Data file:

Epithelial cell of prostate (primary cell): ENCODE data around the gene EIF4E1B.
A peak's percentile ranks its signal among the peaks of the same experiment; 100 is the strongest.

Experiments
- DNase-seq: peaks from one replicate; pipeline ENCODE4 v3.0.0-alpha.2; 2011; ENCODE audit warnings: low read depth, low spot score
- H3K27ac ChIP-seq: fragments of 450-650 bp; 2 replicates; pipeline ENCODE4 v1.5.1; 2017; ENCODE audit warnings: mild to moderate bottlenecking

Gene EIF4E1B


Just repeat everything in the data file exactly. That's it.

Epithelial cell of prostate (primary cell): ENCODE data around the gene EIF4E1B.
A peak's percentile ranks its signal among the peaks of the same experiment; 100 is the strongest.

Experiments
- DNase-seq: peaks from one replicate; pipeline ENCODE4 v3.0.0-alpha.2; 2011; ENCODE audit warnings: low read depth, low spot score
- H3K27ac ChIP-seq: fragments of 450-650 bp; 2 replicates; pipeline ENCODE4 v1.5.1; 2017; ENCODE audit warnings: mild to moderate bottlenecking

Gene EIF4E1B